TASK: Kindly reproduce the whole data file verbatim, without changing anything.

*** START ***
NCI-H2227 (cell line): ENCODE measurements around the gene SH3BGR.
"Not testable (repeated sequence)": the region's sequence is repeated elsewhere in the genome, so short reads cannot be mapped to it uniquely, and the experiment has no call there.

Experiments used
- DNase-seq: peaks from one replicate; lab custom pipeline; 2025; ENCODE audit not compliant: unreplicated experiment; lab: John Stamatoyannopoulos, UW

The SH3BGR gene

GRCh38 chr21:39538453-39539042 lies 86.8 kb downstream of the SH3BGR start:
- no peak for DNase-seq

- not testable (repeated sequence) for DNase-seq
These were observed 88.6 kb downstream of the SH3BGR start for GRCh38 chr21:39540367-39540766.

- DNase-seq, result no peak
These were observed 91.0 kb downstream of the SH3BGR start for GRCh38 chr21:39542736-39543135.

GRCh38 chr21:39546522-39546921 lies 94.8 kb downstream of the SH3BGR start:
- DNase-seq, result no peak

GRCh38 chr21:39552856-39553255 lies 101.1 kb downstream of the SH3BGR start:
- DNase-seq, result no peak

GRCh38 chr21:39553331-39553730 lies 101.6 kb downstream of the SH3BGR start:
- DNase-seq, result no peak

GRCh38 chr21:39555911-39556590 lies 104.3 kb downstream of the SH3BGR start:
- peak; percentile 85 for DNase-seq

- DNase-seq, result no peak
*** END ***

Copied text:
NCI-H2227 (cell line): ENCODE measurements around the gene SH3BGR.
"Not testable (repeated sequence)": the region's sequence is repeated elsewhere in the genome, so short reads cannot be mapped to it uniquely, and the experiment has no call there.

Experiments used
- DNase-seq: peaks from one replicate; lab custom pipeline; 2025; ENCODE audit not compliant: unreplicated experiment; lab: John Stamatoyannopoulos, UW

The SH3BGR gene

GRCh38 chr21:39538453-39539042 lies 86.8 kb downstream of the SH3BGR start:
- no peak for DNase-seq

- not testable (repeated sequence) for DNase-seq
These were observed 88.6 kb downstream of the SH3BGR start for GRCh38 chr21:39540367-39540766.

- DNase-seq, result no peak
These were observed 91.0 kb downstream of the SH3BGR start for GRCh38 chr21:39542736-39543135.

GRCh38 chr21:39546522-39546921 lies 94.8 kb downstream of the SH3BGR start:
- DNase-seq, result no peak

GRCh38 chr21:39552856-39553255 lies 101.1 kb downstream of the SH3BGR start:
- DNase-seq, result no peak

GRCh38 chr21:39553331-39553730 lies 101.6 kb downstream of the SH3BGR start:
- DNase-seq, result no peak

GRCh38 chr21:39555911-39556590 lies 104.3 kb downstream of the SH3BGR start:
- peak; percentile 85 for DNase-seq

- DNase-seq, result no peak